Christianity is the tradition of the worshippers, so is Islam, so is Buddhism. But Zen, Sufism, Hassidism - these are not the traditions of worshippers, these are the traditions of explorers. These are the traditions of those who are really hungry for truth, who are thirsty. Many have walked on the path before you - wouldn't you like to be benefitted by their experiences? That's what real tradition is.

Many have searched before you. You are not searching for truth for the first time. Why should you start from ABE? You can be benefitted by all that experience. That's why I'm continuously speaking on these traditions - Sufism, Hassidism, Tantra, Yoga, Zen, Tao. Why? These are all traditions, but there are traditions and traditions!

The tradition that becomes only a worship, the tradition that becomes only a belief, the tradition that simply consoles you and does not transform you, is wrong. But there are traditions which can transform you, which are great streams of energy: if you can join hands with those streams your journey will become very easy, simple. You will be moving on more certain ground.

Yes, this is the creation of a tradition. And you are fortunate because very rarely does it happen, to very few people, that they are there in the beginning of a tradition, at the very source. People who will be coming when I am gone will not be so fortunate. They will have to depend on second-hand things.

And this is the creation of a tradition in a VERY CONSCIOUS way. I am creating it!

There have been two types of people in the world. One, those who do not want to create a tradition.

For example, Krishnamurti does not want to create a tradition. The tradition is still being created, but he does not want it so he will not cooperate in creating it. He will, on the contrary, create all kinds of hindrances on its way. The tradition will be created all the same. Tradition cannot be avoided. The moment you speak, tradition is on the way. The moment you say, the moment you look into somebody's eyes, the tradition is created. What is a tradition? - just this declaration, "I have arrived!" It may not be in words. I may keep quiet, I may remain silent, but my silence will be felt; then the tradition will be created. Tradition is created when I start communing with anybody in the world.

Where there are two there is creation, creation of the tradition. Alone there is no tradition. If I am alone and I don't commune and I don't relate then there will be no tradition. But this is impossible.

Whenever truth happens it has to be communicated. It is its intrinsic necessity. Just as when a flower blooms the fragrance is spread; in the spreading of the fragrance is the beginning of a tradition.

Krishnamurti says he does not want to create a tradition. His saying this is not of any use; the tradition will be created. Buddha never wanted to create the tradition but the tradition was created.

When the Master does not want to create the tradition because he is afraid of ninety-nine wrong things - and there are ninety-nine percent wrong things possible - and he is afraid of that ninety- nine percent of things, and he does not want to create a tradition, the tradition is created. And the tradition will have only that ninety-nine percent of things the Master was afraid of, because the one percent could have only been provided by him, and he never provided it.

If Krishnamurti creates a tradition he will be able to provide that one percent. Only he can provide it. The tradition will be created by the disciples, they can provide the ninety-nine percent. That has been happening. This is one way.

Another way is: the Master decides to create the tradition on his own. More possibilities are there that the tradition will remain close to the essential, because the Master will supply the one percent.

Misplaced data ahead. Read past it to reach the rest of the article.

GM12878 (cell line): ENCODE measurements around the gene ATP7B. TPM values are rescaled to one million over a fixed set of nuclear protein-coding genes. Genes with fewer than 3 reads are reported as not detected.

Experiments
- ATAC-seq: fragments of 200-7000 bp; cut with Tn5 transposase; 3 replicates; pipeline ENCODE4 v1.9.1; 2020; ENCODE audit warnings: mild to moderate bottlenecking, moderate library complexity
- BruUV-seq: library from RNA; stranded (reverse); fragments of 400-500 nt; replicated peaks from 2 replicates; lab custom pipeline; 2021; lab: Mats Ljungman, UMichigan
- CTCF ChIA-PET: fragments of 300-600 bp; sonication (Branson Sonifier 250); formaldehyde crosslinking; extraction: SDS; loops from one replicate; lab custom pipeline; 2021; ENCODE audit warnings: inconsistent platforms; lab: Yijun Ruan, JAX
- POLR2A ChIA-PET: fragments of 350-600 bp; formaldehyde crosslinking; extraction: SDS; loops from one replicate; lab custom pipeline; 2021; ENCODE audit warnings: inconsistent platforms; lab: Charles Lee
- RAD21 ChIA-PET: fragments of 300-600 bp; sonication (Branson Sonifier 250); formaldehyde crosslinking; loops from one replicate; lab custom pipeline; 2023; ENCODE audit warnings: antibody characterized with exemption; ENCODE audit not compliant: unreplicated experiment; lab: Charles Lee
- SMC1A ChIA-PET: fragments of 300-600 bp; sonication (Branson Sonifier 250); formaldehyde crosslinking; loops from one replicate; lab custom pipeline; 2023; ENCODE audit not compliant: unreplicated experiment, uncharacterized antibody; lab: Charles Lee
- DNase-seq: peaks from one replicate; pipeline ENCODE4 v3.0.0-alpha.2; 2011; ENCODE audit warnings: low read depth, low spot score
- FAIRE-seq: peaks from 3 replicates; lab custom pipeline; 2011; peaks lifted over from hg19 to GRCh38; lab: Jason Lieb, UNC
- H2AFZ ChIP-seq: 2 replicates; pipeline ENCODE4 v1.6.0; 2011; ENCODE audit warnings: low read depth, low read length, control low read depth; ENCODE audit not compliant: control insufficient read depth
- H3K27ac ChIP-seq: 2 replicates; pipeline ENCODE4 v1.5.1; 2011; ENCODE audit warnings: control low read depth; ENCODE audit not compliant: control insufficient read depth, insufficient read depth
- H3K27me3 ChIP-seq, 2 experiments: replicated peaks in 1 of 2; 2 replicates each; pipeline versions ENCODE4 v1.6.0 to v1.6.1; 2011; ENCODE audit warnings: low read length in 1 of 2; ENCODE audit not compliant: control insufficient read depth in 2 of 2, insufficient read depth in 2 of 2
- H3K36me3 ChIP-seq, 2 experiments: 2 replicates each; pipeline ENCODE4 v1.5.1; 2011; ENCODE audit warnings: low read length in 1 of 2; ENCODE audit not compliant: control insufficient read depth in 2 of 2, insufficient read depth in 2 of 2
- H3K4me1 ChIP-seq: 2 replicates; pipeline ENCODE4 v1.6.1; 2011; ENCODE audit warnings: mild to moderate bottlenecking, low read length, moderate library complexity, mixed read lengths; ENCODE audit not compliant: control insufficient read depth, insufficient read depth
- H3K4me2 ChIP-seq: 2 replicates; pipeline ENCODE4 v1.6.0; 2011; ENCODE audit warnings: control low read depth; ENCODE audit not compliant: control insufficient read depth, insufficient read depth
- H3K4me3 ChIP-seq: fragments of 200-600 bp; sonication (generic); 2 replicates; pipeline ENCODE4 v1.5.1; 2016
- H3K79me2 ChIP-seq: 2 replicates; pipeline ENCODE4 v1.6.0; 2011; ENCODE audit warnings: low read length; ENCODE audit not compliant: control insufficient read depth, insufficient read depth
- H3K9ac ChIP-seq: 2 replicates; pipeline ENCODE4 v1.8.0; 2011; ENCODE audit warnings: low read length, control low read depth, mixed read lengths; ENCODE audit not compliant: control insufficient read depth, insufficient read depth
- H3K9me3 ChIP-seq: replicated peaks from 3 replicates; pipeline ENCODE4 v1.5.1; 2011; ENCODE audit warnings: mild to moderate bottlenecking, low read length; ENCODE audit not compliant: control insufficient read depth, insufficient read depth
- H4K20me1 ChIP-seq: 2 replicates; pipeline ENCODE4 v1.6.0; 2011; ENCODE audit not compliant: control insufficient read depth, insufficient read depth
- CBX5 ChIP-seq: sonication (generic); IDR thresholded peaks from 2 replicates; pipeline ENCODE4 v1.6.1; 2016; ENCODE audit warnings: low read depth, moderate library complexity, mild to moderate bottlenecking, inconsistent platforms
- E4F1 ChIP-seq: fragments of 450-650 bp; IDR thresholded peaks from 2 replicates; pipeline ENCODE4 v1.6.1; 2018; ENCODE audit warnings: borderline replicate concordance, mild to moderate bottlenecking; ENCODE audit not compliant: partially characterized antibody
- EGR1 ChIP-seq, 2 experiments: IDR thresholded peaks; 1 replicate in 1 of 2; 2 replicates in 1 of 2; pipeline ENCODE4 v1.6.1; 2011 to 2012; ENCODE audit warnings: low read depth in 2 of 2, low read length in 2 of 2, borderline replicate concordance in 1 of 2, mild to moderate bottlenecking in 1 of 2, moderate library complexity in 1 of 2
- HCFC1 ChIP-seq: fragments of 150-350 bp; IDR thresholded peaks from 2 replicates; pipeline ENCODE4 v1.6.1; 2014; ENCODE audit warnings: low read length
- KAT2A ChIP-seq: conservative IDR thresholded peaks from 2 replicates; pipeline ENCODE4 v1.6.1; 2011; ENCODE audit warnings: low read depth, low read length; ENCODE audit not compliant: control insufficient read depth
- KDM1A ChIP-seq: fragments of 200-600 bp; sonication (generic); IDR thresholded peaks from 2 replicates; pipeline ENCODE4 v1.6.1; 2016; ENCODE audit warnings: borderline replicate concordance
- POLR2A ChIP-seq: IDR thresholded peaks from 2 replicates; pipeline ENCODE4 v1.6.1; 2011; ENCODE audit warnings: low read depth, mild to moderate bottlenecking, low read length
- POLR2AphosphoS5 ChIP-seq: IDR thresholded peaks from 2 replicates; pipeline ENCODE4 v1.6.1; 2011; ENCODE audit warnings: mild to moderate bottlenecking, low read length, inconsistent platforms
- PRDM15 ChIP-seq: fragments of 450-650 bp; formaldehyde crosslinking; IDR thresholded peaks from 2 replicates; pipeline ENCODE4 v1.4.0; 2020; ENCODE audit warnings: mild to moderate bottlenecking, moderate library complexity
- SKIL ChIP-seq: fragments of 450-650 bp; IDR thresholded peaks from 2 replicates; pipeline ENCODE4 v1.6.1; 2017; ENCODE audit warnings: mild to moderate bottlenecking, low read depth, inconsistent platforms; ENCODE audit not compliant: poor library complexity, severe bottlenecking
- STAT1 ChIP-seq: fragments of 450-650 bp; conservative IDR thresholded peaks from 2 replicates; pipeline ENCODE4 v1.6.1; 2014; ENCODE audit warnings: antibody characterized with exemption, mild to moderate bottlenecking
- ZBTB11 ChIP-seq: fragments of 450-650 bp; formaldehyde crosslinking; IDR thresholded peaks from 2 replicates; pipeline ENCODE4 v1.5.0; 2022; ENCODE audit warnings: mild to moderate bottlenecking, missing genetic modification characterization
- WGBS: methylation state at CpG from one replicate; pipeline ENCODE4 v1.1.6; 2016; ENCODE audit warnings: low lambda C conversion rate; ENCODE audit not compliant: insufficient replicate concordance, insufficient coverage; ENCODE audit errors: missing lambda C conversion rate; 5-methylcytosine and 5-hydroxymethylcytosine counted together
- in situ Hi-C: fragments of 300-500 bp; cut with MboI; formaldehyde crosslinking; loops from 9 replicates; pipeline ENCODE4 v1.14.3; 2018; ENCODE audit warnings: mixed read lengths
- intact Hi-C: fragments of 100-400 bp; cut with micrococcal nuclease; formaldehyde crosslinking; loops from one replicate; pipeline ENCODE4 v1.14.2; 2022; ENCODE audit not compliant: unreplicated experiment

Now, look at it.

If I don't give you the mala, then too, a few people will have my picture, but they will have them according to themselves. I give myself, the mala is a gift from me. I have sanctioned it. It has been touched by me, it is my gift to you. I have not left it to you to create it, I have created it. My whole effort here will be this: to create the tradition as clearly as possible so nobody can confuse you easily, so you don't get confused easily.

It is a CONSCIOUS work. It is a conscious creation of a tradition. There is more possibility that more people will be benefitted by it. But I am not saying that nothing will go wrong; that risk has to be taken.

Life is always a risk. You say something and the risk is there: somebody may understand wrongly, somebody may interpret in some other sense. The moment you speak, that risk is there. That risk has to be accepted, that is part of the whole game of life, that is the challenge.

So Prem Dassana, you say, "I fear that I am participating in the creation of a tradition." There is no need to be afraid. It is exactly what is happening. Either PARTICIPATE IN IT CONSCIOUSLY, or get out of it. It is going to be a tradition. It is going to be one of the most consciously created traditions.

But if you are afraid too much, afraid of those ninety-nine things and you are not interested in the one percent, then please get out of it. There is no need to be getting into unnecessary trouble. Be free of it.

And I want to sort my people out, because I would like to work only on those who are REALLY with me. I would not like to waste my time and energy for those who are only here so-so, lukewarm, by the way, accidental. Up to now I have been giving sannyas to anybody and everybody who comes, but soon it will not be so. I will start choosing, and I will help people who are sannyasins but are not really sannyasins to drop it. I don't want any unnecessary luggage to be carried. I want only those who are REALLY here, totally here. And those people are here.

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"The Bolshevik revolution in Russia was the work of Jewish brains,
of Jewish dissatisfaction, of Jewish planning, whose goal is to create
a new order in the world.

What was performed in so excellent a way in Russia, thanks to Jewish
brains, and because of Jewish dissatisfaction and by Jewish planning,
shall also, through the same Jewish mental an physical forces,
become a reality all over the world."

(The American Hebrew, September 10, 1920)